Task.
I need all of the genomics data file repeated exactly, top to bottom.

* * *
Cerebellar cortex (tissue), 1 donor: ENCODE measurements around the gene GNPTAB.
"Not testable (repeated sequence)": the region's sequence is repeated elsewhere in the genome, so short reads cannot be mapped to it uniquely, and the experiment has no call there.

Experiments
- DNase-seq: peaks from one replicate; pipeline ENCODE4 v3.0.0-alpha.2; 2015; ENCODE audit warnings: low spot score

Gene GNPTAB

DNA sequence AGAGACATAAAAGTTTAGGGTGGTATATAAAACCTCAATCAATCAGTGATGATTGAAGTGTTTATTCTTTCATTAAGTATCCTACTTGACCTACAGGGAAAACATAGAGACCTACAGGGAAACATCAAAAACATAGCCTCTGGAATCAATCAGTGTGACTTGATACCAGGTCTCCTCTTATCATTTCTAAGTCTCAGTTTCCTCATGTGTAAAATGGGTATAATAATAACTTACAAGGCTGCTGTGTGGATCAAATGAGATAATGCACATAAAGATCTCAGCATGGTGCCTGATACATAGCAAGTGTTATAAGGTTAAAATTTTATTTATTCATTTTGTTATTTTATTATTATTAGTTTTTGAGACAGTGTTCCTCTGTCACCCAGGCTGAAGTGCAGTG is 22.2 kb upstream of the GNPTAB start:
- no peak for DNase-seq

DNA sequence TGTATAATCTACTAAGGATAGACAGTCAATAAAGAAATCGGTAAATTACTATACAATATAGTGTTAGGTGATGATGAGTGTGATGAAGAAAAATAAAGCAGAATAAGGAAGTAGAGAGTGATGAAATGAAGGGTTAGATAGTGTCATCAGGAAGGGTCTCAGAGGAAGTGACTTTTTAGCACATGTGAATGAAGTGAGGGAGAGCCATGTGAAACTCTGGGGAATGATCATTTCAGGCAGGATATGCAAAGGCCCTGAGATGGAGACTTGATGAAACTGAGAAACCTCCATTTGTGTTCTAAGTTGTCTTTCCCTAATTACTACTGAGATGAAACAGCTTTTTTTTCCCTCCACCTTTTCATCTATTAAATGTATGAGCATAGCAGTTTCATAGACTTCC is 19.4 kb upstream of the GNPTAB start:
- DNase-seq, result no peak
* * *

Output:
Cerebellar cortex (tissue), 1 donor: ENCODE measurements around the gene GNPTAB.
"Not testable (repeated sequence)": the region's sequence is repeated elsewhere in the genome, so short reads cannot be mapped to it uniquely, and the experiment has no call there.

Experiments
- DNase-seq: peaks from one replicate; pipeline ENCODE4 v3.0.0-alpha.2; 2015; ENCODE audit warnings: low spot score

Gene GNPTAB

DNA sequence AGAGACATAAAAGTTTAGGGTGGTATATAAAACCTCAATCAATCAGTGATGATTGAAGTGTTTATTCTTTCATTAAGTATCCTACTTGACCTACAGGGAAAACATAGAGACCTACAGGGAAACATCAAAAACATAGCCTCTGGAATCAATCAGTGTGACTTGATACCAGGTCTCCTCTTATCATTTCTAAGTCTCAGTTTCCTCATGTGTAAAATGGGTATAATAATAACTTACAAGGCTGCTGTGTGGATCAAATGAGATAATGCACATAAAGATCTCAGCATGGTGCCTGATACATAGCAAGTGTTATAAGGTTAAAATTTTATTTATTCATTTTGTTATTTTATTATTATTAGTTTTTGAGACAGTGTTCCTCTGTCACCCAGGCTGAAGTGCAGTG is 22.2 kb upstream of the GNPTAB start:
- no peak for DNase-seq

DNA sequence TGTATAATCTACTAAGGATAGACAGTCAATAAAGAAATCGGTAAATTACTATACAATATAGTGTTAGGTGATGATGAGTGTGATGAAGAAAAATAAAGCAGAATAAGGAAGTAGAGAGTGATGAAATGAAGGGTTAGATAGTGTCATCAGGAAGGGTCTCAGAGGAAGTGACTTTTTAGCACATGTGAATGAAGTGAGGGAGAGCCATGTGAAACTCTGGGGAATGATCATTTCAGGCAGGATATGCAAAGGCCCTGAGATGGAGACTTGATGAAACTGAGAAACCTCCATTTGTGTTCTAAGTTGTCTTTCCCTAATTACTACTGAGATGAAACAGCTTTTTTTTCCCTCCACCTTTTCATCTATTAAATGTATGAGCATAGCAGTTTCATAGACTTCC is 19.4 kb upstream of the GNPTAB start:
- DNase-seq, result no peak